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Stabilization of the sacroiliac joint

Pain in the buttock and sometimes even well above their buttock and higher on the skeleton can origin from the sacroiliac (SI) joint. Like any other joint in the body, the sacroiliac (SI) joint can become arthritic or its support ligaments can become loose or injured by accidents or bad posture. This is especially true with lifting, running, walking or even sleeping on the involved side. In every case the pain can radiate from the back to the leg.


The sacroiliac joint is located in the pelvis, linking the iliac bonce (pelvis) to the sacrum (lowest part of the spine above the tailbon). This joint transfers weight and forces between your upper body and legs. It is an essential component for shock absoprtion to prevent impact forces during walking from reaching the spine.


Diagnostic imaaging or other imaging methods (X-ray. CT, MRI) could be useful for the diagnose of the SIJ syndromes.

The most widely used method to accurately determine the cause of SI joint pain is to inject the SI joint with pain medicine. A significant reduction in pain can be attributed to the SI joint if it played an important role in your lower back pain. If the level of pain does not change after the injection, the SI joint is less likely to be the primary cause.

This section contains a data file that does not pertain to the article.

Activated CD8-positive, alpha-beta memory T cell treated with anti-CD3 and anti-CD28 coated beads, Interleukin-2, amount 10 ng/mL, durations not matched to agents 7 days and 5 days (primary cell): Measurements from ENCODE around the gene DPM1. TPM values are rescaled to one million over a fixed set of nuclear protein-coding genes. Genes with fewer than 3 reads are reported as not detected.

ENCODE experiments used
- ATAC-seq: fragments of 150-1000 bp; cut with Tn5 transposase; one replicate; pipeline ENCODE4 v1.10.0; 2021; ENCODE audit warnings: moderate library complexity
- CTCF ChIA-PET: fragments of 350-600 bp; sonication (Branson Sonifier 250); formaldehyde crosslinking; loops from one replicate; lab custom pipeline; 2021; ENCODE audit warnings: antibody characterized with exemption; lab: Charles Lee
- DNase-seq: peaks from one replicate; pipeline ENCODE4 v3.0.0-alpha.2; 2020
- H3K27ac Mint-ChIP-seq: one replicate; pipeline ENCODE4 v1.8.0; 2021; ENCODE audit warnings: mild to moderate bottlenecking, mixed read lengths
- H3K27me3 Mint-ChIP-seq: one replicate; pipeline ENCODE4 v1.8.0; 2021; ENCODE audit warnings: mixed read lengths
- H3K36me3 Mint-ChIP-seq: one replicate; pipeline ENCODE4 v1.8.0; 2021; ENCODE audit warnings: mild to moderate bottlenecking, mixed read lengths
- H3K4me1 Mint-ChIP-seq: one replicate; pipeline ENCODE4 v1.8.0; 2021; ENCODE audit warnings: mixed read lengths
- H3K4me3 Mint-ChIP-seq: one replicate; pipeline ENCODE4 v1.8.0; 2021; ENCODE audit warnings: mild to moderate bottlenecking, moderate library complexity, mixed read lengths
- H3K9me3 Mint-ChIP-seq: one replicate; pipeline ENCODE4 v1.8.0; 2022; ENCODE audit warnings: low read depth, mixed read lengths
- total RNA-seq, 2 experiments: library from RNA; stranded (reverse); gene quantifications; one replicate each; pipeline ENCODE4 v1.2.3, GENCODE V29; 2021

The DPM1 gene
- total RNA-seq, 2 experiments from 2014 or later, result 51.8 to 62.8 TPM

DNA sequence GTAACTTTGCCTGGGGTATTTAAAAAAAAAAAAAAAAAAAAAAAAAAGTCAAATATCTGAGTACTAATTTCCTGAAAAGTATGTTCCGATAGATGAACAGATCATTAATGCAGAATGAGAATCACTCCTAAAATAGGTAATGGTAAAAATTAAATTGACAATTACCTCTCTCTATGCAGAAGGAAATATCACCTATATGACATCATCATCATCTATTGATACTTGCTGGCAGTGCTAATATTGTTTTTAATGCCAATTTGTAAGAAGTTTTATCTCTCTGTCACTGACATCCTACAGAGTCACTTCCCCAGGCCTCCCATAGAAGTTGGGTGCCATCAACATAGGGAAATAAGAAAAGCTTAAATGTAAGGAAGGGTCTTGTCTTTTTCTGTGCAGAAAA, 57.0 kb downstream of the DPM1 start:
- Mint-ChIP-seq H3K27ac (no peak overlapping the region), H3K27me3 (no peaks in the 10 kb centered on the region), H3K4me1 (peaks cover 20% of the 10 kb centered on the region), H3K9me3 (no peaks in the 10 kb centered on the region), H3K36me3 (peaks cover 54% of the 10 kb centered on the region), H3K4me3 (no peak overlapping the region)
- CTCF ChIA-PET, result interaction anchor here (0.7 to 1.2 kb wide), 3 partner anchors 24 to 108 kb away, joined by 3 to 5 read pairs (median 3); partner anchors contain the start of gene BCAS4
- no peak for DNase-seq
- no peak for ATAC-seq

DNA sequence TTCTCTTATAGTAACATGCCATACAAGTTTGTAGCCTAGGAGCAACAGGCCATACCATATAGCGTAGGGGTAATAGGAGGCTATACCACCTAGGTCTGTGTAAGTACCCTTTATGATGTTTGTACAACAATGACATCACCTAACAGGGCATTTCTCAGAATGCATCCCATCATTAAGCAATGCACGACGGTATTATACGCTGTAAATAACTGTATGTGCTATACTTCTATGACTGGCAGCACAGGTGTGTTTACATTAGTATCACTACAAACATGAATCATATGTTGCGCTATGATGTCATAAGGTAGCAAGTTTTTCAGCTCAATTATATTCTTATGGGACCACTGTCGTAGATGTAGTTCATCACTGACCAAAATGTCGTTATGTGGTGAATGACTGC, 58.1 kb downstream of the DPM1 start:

Treatment Options

Different treatment options can relieve pain. Some patients respond to physical therapy, chiropractic manipulators, use of oral medications, as well as injection therapy. Intermittent use of a pelvic belt may provide symptomatic relief as well. These treatments are performed repetitively, and frequently symptom improvement using these therapies is temporary. Once non-surgical treatment options have been tried and do not provide relief, your surgeon may consider surgery.

Sacroiliac (SI) joint fusion with the iFuse Implant System

A minimally disruptive method to fuse respectively stabilize the SI joint is the iFuse implant system. The procedure involves the insertion of three small titanium implants across the SI joint. This procedure is done through a small incision and takes about one hour. Over the last several years more than 10,000 procedures have been performed and over 700 surgeons have been trained to provide this treatment option for their patients.

Here you can learn more about this minimally disruptive option treating


Medical Guide

We would like to refer you to a detailed medical guide. This provides information on the possible causes of pain, how to identify them and what the most beneficial options are in therapy: The Painful Sacroiliac Joint (ISG): Information for Patients. By: Prof. Clément Werner, MD.